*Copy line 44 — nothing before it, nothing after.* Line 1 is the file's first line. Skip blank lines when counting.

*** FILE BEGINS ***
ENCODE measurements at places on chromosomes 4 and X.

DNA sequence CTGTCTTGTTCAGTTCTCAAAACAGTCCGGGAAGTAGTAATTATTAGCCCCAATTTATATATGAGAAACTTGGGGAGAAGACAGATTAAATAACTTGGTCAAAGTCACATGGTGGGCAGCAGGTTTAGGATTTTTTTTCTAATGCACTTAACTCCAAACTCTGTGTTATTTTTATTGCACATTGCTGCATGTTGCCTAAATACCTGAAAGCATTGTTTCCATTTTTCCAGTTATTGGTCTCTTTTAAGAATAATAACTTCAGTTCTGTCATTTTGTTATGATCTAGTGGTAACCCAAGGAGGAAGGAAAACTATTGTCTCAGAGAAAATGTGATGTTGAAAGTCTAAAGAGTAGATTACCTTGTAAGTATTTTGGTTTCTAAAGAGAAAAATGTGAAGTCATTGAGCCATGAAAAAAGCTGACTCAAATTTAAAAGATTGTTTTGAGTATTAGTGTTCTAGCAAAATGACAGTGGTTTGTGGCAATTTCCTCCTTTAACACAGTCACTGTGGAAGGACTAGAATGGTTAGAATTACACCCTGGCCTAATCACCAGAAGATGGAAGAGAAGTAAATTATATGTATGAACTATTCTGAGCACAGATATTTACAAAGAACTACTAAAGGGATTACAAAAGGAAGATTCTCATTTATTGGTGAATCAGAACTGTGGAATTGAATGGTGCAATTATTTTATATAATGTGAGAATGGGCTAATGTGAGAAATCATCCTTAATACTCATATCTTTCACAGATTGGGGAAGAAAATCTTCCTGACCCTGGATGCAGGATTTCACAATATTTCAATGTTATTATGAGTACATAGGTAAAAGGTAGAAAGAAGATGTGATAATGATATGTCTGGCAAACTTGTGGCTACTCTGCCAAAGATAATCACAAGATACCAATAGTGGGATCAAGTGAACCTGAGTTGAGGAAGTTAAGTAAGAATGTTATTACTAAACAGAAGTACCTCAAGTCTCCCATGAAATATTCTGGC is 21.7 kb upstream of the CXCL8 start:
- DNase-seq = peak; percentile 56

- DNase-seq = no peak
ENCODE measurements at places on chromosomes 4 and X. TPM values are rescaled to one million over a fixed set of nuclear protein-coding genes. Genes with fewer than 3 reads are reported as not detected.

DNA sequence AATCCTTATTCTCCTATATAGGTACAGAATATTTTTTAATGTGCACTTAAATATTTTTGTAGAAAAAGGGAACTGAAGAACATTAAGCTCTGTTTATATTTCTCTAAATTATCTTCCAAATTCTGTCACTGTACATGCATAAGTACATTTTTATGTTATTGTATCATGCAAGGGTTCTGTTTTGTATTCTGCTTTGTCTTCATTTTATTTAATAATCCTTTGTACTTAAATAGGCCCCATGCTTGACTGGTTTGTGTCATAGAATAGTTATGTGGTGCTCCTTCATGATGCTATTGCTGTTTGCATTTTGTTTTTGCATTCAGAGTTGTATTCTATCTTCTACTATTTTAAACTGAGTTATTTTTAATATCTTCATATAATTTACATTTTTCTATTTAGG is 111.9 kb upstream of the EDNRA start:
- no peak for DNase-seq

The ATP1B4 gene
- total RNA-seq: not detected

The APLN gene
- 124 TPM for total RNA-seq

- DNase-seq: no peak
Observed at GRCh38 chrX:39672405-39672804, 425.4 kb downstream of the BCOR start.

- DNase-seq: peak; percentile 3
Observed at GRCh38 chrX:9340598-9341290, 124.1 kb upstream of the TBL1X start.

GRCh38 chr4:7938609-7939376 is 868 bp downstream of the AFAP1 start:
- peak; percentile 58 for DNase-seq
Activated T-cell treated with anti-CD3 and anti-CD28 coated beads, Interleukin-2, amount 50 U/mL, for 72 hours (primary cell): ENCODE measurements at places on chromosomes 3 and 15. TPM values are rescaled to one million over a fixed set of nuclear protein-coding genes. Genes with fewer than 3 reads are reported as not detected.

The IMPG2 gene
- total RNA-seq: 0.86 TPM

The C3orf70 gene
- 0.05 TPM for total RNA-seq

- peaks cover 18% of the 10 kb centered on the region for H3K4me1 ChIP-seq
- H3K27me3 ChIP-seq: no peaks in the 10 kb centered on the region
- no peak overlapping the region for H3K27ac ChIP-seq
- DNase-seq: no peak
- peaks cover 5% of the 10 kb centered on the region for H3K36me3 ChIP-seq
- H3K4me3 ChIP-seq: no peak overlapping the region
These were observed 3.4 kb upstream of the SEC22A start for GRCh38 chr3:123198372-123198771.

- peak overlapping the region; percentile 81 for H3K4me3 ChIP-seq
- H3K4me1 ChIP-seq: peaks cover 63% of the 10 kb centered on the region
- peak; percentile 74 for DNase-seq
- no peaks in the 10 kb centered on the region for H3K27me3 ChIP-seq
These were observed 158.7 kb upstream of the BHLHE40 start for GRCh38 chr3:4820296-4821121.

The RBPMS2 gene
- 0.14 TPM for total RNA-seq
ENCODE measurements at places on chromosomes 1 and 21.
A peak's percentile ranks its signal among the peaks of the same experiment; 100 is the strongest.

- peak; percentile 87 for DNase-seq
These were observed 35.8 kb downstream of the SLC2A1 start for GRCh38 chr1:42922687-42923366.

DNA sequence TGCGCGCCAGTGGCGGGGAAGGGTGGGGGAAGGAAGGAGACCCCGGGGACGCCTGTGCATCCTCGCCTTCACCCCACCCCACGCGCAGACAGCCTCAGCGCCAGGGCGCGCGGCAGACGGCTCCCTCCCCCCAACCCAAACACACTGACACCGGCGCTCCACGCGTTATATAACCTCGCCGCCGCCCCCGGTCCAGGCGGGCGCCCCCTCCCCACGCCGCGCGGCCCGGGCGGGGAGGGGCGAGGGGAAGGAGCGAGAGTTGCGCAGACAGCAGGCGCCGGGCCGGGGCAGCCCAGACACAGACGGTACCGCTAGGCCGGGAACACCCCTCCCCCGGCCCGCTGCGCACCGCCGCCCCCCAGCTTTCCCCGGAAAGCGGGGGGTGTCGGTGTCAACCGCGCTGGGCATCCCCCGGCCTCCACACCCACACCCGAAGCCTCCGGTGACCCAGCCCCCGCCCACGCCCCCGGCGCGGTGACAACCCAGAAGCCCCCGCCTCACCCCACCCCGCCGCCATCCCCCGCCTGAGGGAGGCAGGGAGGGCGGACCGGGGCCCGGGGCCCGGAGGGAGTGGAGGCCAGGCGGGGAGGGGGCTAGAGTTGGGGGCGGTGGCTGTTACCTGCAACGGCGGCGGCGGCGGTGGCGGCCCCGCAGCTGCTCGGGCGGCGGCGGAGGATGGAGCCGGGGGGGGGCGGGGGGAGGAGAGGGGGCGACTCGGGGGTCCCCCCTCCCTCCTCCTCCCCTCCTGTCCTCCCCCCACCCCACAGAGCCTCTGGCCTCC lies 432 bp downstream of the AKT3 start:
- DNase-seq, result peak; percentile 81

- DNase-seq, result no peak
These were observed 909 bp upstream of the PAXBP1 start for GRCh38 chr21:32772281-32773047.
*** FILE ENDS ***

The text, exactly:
These were observed 909 bp upstream of the PAXBP1 start for GRCh38 chr21:32772281-32773047.